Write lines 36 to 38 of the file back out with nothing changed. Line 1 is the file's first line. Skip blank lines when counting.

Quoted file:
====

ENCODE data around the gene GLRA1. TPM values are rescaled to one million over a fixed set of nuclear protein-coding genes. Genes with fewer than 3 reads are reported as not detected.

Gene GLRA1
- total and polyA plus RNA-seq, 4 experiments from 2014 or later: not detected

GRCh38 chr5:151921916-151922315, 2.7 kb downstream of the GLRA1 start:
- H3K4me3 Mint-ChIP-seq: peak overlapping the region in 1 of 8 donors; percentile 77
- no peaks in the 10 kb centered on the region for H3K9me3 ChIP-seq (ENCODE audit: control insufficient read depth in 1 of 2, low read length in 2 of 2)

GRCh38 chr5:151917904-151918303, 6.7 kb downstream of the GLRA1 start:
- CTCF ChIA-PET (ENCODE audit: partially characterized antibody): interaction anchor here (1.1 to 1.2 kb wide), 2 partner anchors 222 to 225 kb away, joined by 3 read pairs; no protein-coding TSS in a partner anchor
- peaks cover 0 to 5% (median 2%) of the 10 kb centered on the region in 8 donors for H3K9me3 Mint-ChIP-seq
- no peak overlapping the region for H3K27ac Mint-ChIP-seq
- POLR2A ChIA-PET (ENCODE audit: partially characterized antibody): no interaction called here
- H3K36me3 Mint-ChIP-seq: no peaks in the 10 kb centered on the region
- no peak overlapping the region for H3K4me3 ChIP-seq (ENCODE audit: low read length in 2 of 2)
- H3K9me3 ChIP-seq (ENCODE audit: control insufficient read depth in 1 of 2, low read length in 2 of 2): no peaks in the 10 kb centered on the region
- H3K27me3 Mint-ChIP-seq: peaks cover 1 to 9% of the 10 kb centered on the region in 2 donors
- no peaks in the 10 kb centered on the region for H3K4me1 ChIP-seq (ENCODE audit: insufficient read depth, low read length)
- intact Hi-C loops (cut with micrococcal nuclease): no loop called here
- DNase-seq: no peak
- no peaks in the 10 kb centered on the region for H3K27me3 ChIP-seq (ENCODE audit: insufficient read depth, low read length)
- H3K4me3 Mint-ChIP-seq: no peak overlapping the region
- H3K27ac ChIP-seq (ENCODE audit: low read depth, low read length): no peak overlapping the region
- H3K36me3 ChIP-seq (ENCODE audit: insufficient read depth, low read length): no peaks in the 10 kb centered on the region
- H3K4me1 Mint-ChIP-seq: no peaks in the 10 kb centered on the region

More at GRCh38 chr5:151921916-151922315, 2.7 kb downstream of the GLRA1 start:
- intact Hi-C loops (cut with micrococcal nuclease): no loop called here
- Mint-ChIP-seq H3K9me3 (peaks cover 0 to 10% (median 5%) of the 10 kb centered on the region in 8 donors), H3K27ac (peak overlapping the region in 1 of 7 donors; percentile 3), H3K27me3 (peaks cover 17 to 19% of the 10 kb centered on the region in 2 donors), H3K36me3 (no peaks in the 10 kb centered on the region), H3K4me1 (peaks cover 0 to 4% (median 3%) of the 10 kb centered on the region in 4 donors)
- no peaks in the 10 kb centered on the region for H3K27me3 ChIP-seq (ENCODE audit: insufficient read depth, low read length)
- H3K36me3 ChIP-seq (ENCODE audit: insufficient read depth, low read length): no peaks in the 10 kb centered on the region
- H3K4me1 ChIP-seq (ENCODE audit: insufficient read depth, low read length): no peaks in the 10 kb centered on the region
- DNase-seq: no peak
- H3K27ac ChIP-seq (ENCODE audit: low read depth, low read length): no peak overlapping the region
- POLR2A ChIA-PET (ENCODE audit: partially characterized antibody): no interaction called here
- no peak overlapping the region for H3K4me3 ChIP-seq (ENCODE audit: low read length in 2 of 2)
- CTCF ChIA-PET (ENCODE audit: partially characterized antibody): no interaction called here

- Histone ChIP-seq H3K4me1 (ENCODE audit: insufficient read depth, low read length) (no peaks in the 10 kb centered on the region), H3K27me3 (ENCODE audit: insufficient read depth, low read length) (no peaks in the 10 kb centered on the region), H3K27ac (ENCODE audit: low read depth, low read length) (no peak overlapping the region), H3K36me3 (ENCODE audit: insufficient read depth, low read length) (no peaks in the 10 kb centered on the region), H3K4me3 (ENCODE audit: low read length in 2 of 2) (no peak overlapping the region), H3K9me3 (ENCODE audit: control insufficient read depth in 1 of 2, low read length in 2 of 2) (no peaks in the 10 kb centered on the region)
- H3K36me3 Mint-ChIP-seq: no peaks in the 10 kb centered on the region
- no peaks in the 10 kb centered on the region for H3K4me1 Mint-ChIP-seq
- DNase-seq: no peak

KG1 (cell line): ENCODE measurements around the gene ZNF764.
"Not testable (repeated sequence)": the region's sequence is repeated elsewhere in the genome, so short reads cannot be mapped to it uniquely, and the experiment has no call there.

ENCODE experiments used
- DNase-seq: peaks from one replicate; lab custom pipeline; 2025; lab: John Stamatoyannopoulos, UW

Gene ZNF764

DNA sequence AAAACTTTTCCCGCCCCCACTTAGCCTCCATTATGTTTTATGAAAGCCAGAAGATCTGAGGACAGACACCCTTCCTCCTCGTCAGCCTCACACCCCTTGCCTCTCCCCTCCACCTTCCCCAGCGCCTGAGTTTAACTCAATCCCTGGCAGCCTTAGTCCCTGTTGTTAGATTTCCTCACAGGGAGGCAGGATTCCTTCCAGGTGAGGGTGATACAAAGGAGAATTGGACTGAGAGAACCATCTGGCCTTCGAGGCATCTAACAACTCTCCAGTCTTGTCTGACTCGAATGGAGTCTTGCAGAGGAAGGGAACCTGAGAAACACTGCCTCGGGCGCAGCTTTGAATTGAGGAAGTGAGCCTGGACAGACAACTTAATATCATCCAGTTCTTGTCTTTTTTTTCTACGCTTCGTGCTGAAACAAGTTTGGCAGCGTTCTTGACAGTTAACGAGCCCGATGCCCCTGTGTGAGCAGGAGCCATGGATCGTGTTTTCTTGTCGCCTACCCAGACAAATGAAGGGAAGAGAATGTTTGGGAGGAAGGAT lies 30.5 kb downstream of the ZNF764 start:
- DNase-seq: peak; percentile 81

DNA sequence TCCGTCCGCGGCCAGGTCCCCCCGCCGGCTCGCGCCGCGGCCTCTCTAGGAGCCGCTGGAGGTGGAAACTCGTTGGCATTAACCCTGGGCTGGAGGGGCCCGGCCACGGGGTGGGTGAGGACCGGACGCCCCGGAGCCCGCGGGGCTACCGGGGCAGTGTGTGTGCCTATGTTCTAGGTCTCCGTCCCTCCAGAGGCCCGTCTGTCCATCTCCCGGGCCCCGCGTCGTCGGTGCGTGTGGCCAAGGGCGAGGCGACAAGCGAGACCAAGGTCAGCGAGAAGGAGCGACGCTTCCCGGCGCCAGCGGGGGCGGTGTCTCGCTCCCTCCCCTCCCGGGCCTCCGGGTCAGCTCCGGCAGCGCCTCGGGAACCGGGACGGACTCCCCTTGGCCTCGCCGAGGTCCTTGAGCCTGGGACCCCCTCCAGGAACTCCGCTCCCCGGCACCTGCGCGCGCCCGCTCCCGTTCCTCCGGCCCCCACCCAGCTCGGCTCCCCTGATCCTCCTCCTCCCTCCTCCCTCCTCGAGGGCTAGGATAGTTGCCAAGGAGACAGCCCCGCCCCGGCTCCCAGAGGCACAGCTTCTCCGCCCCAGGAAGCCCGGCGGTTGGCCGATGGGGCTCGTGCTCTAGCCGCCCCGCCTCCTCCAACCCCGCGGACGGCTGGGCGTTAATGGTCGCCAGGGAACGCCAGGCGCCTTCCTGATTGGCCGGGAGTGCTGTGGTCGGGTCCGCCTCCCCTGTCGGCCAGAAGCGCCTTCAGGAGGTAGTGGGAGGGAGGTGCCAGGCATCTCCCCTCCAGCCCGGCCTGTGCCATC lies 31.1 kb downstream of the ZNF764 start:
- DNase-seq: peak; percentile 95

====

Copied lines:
- H3K36me3 Mint-ChIP-seq: no peaks in the 10 kb centered on the region
- no peaks in the 10 kb centered on the region for H3K4me1 Mint-ChIP-seq
- DNase-seq: no peak